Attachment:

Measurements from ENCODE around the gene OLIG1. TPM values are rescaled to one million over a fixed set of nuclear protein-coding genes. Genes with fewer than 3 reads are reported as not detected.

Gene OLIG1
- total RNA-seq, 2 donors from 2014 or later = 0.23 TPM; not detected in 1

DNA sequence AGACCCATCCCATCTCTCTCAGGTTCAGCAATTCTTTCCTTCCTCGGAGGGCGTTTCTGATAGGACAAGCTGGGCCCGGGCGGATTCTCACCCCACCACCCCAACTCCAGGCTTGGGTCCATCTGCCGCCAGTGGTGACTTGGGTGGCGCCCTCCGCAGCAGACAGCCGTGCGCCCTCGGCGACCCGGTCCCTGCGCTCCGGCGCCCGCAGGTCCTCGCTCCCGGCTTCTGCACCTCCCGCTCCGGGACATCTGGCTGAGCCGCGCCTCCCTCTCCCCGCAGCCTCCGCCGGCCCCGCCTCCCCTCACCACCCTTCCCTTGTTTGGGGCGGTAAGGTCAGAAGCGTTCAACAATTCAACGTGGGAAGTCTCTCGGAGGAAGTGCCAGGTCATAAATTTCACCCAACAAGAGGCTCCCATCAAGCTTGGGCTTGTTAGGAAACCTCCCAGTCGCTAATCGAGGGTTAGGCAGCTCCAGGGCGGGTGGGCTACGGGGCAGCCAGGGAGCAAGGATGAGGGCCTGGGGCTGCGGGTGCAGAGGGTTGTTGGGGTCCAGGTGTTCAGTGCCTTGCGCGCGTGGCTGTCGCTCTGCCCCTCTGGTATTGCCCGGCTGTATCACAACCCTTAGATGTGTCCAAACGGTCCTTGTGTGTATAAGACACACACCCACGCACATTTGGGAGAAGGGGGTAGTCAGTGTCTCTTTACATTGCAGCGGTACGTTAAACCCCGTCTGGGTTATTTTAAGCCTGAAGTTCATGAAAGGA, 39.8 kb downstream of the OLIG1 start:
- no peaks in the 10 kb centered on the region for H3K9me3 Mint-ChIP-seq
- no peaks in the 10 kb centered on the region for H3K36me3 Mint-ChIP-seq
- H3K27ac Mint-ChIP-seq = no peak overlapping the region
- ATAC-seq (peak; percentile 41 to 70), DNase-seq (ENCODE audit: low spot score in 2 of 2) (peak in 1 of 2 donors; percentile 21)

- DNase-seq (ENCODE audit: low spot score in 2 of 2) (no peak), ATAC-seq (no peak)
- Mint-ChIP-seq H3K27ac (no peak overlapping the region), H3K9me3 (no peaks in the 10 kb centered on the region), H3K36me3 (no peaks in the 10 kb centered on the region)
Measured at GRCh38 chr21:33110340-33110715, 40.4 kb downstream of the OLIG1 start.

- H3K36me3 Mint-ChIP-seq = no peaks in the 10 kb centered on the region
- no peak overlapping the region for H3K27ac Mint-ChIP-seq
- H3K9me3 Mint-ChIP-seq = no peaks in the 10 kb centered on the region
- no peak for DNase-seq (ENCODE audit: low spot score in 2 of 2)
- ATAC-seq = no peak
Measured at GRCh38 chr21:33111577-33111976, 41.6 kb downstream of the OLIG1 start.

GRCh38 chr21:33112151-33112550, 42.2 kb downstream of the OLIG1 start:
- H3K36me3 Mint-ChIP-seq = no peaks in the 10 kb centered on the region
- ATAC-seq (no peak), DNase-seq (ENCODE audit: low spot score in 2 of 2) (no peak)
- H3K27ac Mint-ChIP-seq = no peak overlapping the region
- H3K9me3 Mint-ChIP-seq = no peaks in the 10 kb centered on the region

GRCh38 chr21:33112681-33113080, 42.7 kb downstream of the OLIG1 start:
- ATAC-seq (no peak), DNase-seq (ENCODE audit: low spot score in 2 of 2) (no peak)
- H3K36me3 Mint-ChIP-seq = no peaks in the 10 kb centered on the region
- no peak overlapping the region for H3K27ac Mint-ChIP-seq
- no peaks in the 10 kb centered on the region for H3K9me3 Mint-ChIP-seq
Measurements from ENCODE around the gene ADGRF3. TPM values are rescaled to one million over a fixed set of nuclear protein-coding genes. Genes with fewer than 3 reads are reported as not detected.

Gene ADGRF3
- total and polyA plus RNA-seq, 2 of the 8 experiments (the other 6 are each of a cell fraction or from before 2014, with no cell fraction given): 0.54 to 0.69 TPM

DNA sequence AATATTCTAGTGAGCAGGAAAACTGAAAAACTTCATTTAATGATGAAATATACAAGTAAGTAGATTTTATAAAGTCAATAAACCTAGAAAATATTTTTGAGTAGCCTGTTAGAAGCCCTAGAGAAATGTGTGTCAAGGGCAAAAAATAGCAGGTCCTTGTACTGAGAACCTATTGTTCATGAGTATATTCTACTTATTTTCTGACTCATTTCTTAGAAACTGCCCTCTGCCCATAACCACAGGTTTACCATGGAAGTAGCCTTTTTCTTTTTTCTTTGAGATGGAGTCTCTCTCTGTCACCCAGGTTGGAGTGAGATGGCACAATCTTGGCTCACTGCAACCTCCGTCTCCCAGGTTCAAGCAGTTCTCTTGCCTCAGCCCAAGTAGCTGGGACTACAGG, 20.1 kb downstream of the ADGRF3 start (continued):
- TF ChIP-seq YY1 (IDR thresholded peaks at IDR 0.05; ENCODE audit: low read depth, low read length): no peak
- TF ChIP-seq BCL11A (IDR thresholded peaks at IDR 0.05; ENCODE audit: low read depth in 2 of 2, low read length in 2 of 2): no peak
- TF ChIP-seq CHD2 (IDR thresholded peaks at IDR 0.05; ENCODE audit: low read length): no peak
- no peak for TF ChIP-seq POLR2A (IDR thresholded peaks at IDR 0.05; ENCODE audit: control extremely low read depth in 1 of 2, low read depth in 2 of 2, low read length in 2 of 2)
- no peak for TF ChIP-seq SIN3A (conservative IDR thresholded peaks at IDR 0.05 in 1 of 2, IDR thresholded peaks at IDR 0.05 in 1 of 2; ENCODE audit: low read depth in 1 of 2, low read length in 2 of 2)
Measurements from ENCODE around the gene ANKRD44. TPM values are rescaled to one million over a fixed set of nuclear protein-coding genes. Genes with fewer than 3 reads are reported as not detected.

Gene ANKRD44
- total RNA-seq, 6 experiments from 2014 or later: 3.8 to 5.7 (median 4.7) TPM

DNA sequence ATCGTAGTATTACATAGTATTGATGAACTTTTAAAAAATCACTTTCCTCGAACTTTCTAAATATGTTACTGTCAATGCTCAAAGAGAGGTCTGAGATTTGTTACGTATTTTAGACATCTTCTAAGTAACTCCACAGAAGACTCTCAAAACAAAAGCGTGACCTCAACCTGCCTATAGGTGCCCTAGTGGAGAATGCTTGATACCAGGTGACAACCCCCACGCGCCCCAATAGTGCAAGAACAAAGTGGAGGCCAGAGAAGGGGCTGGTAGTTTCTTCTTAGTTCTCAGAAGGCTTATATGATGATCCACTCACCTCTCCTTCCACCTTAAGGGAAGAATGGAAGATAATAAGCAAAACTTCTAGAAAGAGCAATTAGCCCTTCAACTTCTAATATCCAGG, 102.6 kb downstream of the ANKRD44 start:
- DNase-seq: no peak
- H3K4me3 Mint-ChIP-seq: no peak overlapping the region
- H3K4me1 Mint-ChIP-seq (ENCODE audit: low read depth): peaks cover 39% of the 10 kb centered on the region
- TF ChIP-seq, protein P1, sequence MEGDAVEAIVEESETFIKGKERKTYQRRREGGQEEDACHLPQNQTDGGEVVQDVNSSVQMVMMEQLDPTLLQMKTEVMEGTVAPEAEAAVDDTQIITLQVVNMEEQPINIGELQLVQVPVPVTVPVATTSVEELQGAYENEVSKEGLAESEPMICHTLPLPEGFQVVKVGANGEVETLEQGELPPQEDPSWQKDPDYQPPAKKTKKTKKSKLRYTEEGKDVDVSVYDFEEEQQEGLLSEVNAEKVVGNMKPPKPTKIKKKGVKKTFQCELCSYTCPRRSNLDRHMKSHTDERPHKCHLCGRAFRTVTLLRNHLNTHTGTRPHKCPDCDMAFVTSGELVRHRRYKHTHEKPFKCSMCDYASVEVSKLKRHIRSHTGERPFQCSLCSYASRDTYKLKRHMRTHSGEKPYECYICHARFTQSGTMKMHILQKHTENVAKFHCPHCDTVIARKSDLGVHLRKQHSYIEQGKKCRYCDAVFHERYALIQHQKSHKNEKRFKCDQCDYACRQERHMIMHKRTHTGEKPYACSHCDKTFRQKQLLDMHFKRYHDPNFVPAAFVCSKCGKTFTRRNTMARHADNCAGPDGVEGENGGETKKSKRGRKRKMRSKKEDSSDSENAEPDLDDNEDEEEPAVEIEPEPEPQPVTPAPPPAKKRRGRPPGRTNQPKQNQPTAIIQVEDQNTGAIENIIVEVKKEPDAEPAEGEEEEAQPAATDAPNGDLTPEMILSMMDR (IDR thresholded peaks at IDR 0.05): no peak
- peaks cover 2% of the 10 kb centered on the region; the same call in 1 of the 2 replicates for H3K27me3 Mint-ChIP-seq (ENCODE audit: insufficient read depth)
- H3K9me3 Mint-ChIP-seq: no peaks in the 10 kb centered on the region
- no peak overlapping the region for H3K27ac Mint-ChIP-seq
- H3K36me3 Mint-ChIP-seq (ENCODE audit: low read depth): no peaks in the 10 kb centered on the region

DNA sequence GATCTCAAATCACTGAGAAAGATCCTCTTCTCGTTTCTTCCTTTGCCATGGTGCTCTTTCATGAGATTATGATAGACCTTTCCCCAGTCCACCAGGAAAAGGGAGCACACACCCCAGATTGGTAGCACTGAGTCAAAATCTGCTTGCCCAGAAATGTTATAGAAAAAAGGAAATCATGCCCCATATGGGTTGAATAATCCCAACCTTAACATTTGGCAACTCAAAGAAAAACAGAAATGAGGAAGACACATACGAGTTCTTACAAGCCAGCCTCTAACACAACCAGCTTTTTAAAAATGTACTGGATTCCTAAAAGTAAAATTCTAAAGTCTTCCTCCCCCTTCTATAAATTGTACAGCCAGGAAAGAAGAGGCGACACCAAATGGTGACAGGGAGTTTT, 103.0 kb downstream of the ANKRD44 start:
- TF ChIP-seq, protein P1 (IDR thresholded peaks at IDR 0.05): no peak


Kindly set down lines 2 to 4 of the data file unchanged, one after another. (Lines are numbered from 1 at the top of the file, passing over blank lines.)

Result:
Gene OLIG1
- total RNA-seq, 2 donors from 2014 or later = 0.23 TPM; not detected in 1

DNA sequence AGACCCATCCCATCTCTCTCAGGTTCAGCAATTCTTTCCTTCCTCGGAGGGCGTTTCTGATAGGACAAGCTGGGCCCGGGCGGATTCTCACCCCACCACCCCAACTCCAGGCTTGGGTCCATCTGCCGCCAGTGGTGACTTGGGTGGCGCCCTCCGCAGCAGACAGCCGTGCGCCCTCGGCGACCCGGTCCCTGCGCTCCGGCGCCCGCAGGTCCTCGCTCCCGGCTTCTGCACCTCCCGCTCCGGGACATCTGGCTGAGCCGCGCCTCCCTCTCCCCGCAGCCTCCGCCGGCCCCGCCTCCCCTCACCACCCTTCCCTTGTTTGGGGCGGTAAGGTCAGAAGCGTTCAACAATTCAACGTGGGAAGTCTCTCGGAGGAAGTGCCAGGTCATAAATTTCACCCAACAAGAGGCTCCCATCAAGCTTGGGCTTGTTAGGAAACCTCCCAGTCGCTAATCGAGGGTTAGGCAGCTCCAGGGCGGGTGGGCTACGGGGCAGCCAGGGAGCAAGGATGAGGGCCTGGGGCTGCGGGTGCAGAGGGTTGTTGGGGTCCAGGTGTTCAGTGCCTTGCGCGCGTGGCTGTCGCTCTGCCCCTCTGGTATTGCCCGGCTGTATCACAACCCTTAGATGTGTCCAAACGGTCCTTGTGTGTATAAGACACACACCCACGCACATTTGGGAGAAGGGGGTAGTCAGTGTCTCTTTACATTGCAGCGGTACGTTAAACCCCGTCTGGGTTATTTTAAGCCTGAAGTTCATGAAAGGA, 39.8 kb downstream of the OLIG1 start: